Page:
Terminology - Glossary S

Term Definition

SABBATH – The seventh day of the week, originally a day of rest, for after creation “God rested on the seventh day” (Gen. 2:2). Since Christ rose from the dead on the first day of the week, Sunday, the Church gathers on this day instead of the seventh to worship God. Sunday is also called… Read More


SABELLIANISM – The name of a heresy saying that the Father, Son and Holy Spirit are only “modes” or “masks” of one divine Person.


SACRAMENT – Literally, a “mystery.” A sacrament is a way in which God imparts grace to His people. Orthodox Christians frequently speak of seven sacraments, but God’s gift of grace is not limited only to these seven – the entire life of the Church is mystical and sacramental. The sacraments, like the Church, are both… Read More


SACRAMENTAL FANS – (Sl. Ripidion, Gr .Exapteriga) Round metallic disk representing a cherub’s head surrounded by six wings, mounted on an upright shaft. Its original purpose was to keep away flies from the Holy Gifts during the anaphora. Two of these sacramental fans are usually placed in back of the altar and are carried at… Read More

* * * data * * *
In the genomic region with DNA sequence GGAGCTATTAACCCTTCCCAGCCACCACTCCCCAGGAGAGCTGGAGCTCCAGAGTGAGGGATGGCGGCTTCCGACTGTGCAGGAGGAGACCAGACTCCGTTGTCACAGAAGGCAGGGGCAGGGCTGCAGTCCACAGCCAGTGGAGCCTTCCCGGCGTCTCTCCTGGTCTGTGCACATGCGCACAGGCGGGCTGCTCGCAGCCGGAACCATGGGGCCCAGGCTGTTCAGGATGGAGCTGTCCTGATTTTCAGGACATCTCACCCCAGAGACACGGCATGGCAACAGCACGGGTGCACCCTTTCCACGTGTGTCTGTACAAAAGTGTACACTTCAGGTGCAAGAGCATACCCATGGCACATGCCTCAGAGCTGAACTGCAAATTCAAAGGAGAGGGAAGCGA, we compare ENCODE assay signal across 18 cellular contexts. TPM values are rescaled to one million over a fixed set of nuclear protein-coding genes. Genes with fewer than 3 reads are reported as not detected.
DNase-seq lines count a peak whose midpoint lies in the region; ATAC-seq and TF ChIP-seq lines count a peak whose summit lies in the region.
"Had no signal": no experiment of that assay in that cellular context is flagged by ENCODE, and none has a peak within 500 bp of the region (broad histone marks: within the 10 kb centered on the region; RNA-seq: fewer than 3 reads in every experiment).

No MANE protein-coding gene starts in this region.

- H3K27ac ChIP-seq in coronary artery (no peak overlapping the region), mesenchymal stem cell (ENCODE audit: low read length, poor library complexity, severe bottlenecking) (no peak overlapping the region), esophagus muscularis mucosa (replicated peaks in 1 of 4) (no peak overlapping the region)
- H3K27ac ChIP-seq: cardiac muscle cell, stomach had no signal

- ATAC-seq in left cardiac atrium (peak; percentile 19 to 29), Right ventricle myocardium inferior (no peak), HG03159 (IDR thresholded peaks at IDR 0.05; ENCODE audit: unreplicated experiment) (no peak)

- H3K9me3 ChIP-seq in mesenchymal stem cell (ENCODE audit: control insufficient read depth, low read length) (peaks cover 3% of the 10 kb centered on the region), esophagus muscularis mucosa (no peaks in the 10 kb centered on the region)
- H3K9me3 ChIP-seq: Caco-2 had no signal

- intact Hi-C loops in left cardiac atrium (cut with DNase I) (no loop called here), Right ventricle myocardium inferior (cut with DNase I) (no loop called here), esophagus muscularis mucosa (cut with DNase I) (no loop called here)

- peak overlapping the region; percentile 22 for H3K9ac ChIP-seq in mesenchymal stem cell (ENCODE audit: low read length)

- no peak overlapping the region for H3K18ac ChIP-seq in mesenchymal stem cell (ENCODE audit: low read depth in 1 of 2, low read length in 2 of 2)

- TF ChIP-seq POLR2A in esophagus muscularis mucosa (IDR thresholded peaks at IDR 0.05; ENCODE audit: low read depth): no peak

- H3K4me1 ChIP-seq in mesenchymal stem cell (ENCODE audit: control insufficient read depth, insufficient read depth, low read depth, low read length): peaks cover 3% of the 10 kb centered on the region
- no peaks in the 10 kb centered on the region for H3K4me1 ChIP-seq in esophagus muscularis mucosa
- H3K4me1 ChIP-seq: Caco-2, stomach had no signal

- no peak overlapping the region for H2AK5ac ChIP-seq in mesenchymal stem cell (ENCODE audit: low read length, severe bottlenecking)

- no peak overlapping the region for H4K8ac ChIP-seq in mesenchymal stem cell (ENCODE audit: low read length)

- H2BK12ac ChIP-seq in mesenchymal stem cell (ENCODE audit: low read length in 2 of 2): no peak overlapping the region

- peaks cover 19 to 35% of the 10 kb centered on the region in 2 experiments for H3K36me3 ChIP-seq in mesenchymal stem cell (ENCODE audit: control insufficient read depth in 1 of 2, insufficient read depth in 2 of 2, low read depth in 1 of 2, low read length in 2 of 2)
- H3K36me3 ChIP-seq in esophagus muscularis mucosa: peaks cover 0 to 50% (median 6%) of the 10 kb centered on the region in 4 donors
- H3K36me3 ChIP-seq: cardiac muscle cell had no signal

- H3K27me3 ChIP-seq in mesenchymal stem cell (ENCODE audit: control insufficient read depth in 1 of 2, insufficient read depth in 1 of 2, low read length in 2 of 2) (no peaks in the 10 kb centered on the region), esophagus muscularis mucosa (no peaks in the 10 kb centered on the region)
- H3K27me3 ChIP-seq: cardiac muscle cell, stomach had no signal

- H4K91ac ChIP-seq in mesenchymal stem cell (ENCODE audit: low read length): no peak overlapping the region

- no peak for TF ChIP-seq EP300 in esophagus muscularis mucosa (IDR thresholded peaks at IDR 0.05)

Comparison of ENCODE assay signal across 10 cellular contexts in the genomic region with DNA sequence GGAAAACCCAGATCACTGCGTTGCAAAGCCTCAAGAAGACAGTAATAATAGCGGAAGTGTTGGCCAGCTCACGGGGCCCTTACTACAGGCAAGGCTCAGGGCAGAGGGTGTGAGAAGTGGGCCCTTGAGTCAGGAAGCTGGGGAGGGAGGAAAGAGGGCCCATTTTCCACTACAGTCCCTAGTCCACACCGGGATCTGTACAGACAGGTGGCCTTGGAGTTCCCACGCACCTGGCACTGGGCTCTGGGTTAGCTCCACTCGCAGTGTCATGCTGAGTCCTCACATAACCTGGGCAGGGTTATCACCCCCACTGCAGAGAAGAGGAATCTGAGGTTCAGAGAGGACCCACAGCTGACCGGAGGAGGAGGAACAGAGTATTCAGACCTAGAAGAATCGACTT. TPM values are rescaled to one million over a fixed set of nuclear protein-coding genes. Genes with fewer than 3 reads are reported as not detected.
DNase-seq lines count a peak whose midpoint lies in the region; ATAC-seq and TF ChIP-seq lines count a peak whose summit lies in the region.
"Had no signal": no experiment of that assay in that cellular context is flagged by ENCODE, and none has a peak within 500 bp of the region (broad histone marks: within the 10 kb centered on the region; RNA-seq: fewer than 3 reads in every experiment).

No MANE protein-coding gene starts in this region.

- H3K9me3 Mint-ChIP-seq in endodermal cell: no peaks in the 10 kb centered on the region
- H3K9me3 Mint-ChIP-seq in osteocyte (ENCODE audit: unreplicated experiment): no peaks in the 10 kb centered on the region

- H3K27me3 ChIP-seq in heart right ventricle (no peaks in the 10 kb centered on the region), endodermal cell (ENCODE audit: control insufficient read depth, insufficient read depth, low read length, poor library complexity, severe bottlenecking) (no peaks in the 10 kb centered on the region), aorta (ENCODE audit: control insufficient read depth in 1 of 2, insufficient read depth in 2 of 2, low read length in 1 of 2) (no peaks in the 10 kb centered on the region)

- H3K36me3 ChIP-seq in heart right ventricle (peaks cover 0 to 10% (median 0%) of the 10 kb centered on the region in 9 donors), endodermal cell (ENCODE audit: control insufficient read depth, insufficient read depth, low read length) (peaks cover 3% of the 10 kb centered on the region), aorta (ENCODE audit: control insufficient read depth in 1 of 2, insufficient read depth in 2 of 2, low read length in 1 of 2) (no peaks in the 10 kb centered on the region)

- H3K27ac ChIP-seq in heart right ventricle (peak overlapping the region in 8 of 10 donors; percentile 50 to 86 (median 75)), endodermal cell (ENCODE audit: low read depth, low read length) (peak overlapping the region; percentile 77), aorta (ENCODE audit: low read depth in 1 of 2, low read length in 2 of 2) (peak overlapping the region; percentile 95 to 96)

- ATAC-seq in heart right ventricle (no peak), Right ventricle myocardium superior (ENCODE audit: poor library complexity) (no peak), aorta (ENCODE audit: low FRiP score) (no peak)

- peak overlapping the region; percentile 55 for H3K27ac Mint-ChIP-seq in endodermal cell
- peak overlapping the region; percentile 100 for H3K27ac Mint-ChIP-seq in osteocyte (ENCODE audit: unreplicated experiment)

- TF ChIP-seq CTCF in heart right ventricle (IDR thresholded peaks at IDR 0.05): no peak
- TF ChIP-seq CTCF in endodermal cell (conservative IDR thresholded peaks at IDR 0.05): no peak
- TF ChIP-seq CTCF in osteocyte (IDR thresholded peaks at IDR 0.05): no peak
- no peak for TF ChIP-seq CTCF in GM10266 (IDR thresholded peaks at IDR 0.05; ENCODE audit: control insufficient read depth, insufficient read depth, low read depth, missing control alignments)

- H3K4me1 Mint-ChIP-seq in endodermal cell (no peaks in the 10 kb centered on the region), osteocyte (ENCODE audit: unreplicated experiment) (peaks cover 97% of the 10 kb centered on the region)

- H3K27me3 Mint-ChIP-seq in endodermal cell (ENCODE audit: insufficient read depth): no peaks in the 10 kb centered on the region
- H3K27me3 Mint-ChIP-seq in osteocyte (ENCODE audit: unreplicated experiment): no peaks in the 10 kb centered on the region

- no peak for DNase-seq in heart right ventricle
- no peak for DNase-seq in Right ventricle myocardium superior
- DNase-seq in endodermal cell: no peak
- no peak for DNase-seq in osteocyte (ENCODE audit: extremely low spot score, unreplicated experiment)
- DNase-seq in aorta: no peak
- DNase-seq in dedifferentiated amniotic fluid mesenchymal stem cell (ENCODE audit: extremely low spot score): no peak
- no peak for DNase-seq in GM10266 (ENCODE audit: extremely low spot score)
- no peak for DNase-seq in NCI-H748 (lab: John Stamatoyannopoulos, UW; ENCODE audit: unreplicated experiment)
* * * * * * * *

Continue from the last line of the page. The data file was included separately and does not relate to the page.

Sacred Concerto – A piece of sacred music composed on a text that may be liturgical or non-liturgical (e. g., from the Psalms), which was sung after the Communion Hymn during the communion of the clergy at the Divine Liturgy. Sometimes hymns from other services, e. g., the All-Night Vigil, are sung as Sacred Concertos.